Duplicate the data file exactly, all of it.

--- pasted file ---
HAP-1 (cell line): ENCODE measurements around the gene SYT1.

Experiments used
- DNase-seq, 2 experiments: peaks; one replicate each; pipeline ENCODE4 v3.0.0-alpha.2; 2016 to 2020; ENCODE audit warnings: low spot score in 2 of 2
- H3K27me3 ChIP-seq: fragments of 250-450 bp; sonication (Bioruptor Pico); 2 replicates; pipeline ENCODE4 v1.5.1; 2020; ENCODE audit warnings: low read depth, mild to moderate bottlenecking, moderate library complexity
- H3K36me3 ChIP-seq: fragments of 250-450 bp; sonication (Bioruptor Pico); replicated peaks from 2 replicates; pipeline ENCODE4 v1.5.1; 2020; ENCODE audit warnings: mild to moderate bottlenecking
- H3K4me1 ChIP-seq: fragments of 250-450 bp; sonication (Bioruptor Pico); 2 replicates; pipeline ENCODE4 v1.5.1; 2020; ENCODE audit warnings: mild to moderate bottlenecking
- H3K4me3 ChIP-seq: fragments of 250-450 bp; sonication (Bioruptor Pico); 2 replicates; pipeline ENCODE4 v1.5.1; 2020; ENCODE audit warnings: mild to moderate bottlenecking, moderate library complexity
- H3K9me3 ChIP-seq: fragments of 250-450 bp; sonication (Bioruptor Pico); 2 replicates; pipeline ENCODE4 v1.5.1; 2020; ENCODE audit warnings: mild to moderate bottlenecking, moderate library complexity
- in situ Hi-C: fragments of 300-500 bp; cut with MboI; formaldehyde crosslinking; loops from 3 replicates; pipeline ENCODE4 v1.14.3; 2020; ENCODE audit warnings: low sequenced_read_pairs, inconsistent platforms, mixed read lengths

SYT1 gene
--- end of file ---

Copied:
HAP-1 (cell line): ENCODE measurements around the gene SYT1.

Experiments used
- DNase-seq, 2 experiments: peaks; one replicate each; pipeline ENCODE4 v3.0.0-alpha.2; 2016 to 2020; ENCODE audit warnings: low spot score in 2 of 2
- H3K27me3 ChIP-seq: fragments of 250-450 bp; sonication (Bioruptor Pico); 2 replicates; pipeline ENCODE4 v1.5.1; 2020; ENCODE audit warnings: low read depth, mild to moderate bottlenecking, moderate library complexity
- H3K36me3 ChIP-seq: fragments of 250-450 bp; sonication (Bioruptor Pico); replicated peaks from 2 replicates; pipeline ENCODE4 v1.5.1; 2020; ENCODE audit warnings: mild to moderate bottlenecking
- H3K4me1 ChIP-seq: fragments of 250-450 bp; sonication (Bioruptor Pico); 2 replicates; pipeline ENCODE4 v1.5.1; 2020; ENCODE audit warnings: mild to moderate bottlenecking
- H3K4me3 ChIP-seq: fragments of 250-450 bp; sonication (Bioruptor Pico); 2 replicates; pipeline ENCODE4 v1.5.1; 2020; ENCODE audit warnings: mild to moderate bottlenecking, moderate library complexity
- H3K9me3 ChIP-seq: fragments of 250-450 bp; sonication (Bioruptor Pico); 2 replicates; pipeline ENCODE4 v1.5.1; 2020; ENCODE audit warnings: mild to moderate bottlenecking, moderate library complexity
- in situ Hi-C: fragments of 300-500 bp; cut with MboI; formaldehyde crosslinking; loops from 3 replicates; pipeline ENCODE4 v1.14.3; 2020; ENCODE audit warnings: low sequenced_read_pairs, inconsistent platforms, mixed read lengths

SYT1 gene